After years of settlement, the Spanish ceded Florida to the British in 1763 as a result of an exchange following British victory over both France and Spain in the French and Indian War (the North American theater of the Seven Years' War), and French cession of its territories in North America. The British designated Pensacola as the capital of their new colony of West Florida. From 1763, the British strengthened defenses around the mainland area of fort San Carlos de Barrancas, building the Royal Navy Redoubt. George Johnstone was appointed as the first British Governor, and in 1764 a colonial assembly was established. The structure of the colony was modeled after the existing British colonies in America, as opposed to Quebec, which was based on a different structure. West Florida was invited to send delegates to the First Continental Congress which was convened to present colonial grievances against the British Parliament to George III, but along with several other colonies, including East Florida, they declined the invitation. Once the American War of Independence had broken out, the colonists remained overwhelmingly loyal to the Crown. In 1778 the Willing Expedition proceeded with a small force down the Mississippi, ransacking estates and plantations, until they were eventually defeated by a local militia. In the wake of this, the area received a small number of British reinforcements.
Out of the total population in Pensacola, 45.9% identify with a religion, slightly lower than the national average of 48.3%. Over 48% of Pensacolians who practice a religion identify as Baptists (22.1% of all city residents). Other Christian denominations include Roman Catholics (9.2% of city residents), Pentecostal (3.8%), Methodist (3.8%), Episcopal (1.1%), Presbyterian (1.1%), and Orthodox (0.3%).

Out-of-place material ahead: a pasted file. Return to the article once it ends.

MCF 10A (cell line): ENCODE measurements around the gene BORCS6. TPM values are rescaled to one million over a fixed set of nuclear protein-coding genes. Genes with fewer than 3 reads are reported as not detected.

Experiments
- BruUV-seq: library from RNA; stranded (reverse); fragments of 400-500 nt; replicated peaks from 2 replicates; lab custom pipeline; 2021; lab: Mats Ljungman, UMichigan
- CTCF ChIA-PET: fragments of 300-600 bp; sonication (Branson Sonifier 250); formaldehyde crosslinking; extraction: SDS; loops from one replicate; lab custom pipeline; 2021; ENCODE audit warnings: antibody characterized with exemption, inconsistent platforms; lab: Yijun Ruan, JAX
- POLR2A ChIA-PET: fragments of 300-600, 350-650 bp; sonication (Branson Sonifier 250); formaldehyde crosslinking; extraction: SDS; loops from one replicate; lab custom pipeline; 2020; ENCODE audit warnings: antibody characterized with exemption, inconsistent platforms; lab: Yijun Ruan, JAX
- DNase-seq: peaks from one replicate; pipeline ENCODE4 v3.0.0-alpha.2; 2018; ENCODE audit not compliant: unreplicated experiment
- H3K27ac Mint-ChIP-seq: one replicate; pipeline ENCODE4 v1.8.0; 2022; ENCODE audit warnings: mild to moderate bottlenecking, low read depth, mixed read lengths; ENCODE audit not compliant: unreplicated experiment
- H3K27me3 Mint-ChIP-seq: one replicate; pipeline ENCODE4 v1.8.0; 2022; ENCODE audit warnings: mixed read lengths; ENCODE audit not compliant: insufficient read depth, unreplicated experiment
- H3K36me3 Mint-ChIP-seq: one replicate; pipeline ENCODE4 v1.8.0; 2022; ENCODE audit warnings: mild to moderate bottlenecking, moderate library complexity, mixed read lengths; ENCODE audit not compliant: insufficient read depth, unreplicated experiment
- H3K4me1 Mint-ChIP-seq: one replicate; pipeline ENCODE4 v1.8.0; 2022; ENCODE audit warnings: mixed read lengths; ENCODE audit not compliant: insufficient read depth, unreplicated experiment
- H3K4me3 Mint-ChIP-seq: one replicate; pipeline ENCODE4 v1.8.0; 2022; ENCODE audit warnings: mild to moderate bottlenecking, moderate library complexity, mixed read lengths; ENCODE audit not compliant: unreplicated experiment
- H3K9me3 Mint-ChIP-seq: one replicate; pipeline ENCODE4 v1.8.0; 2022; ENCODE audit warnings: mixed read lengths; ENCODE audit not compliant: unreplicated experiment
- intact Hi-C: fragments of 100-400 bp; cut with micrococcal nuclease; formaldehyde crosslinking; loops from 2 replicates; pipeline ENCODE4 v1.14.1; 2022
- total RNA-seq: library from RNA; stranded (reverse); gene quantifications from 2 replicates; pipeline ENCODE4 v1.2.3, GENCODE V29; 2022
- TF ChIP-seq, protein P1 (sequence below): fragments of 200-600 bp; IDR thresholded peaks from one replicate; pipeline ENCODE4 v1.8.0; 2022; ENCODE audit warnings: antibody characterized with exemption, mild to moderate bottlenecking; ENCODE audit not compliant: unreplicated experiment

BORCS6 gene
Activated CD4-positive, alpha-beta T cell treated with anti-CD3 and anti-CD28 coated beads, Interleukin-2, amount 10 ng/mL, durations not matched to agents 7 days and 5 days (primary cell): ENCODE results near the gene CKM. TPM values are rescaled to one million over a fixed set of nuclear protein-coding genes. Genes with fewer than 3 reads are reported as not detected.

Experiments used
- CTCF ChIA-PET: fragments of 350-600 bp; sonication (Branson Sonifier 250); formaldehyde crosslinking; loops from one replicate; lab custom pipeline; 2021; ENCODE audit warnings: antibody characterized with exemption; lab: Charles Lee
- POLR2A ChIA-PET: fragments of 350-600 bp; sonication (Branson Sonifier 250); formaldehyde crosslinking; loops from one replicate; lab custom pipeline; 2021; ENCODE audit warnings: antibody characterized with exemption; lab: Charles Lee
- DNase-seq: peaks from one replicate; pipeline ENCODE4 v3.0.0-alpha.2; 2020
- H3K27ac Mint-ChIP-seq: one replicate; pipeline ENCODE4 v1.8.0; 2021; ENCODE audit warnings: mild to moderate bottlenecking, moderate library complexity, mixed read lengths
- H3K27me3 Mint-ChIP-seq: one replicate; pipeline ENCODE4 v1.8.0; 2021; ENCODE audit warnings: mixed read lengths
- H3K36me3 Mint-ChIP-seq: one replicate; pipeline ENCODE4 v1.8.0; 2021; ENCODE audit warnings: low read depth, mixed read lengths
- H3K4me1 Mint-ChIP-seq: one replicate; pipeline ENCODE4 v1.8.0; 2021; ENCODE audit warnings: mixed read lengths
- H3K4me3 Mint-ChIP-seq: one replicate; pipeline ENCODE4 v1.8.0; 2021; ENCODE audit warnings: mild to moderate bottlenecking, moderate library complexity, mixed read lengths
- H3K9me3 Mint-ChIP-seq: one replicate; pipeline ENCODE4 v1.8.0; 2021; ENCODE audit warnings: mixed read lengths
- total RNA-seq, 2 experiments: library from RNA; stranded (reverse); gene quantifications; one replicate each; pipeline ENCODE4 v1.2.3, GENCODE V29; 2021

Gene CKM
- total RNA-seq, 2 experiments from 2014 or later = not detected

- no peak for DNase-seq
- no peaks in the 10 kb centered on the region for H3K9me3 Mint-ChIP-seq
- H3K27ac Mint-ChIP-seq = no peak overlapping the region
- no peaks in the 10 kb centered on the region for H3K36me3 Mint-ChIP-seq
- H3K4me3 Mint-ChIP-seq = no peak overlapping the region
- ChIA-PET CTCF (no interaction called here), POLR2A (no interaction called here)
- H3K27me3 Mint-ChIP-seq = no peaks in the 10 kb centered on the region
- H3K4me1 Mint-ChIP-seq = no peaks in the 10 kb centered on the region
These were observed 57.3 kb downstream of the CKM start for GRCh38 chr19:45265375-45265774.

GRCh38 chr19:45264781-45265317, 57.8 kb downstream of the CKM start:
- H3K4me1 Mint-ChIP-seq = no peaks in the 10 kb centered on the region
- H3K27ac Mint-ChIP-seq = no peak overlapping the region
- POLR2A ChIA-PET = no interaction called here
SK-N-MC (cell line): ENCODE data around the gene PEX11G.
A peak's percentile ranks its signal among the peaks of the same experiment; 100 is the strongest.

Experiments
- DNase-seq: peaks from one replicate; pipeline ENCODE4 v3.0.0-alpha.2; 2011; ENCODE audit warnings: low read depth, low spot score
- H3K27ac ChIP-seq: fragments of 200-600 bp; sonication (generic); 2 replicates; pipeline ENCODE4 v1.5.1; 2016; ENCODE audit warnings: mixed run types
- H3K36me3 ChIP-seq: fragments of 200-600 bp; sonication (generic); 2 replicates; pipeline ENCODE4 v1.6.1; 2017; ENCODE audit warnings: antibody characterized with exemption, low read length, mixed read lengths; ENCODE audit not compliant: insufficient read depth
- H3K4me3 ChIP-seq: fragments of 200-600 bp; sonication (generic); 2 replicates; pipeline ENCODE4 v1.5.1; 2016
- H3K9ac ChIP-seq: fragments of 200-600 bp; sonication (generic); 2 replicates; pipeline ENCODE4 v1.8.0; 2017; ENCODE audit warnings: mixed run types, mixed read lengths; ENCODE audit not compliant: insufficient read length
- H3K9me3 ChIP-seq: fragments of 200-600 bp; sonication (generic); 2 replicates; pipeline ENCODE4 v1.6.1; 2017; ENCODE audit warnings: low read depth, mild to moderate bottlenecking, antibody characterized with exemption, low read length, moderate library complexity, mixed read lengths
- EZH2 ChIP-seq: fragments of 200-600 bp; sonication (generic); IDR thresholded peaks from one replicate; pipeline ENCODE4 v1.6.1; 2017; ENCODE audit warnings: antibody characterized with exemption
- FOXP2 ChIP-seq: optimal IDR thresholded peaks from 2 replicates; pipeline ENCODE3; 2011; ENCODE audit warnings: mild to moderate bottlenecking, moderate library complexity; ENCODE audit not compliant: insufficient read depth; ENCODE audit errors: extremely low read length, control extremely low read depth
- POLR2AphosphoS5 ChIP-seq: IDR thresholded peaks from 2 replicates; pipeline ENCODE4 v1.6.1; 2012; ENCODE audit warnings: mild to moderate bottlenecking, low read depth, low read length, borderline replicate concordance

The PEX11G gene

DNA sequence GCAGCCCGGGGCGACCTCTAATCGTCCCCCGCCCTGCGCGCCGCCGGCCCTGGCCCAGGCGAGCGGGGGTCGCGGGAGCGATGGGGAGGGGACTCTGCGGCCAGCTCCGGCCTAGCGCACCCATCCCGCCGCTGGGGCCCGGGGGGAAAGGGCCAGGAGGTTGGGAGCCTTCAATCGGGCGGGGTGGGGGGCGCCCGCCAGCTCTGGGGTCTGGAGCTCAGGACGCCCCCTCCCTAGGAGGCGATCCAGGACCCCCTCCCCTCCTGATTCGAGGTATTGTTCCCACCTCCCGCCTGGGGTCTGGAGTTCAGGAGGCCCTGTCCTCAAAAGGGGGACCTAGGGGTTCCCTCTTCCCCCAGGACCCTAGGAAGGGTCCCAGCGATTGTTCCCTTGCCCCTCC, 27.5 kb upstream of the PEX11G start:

During the early years of settlement, a tri-racial creole society developed. As a fortified trading post, the Spanish had mostly men stationed here. Some married or had unions with Pensacola, Creek or African women, both slave and free, and their descendants created a mixed-race population of mestizos and mulattos. The Spanish encouraged slaves from the southern British colonies to come to Florida as a refuge, promising freedom in exchange for conversion to Catholicism. King Charles II of Spain issued a royal proclamation freeing all slaves who fled to Spanish Florida and accepted conversion and baptism. Most went to the area around St. Augustine, but escaped slaves also reached Pensacola. St. Augustine had mustered an all-black militia unit defending Spain as early as 1683.
Pensacola is a great place to live if you love the outdoors. The metro area has many public parks, as well as access to brackish bays and expansive beaches along the Gulf of Mexico – the Gulf Islands National Seashore is especially beautiful. Angling is a popular pastime, and multiple boat ramps provide launching points for deep-sea fishing excursions. Meanwhile, there are plenty of opportunities to enjoy Pensacola's natural surroundings. Project GreenShores – a living shoreline – is an excellent example of ecological restoration and hosts a myriad bird species.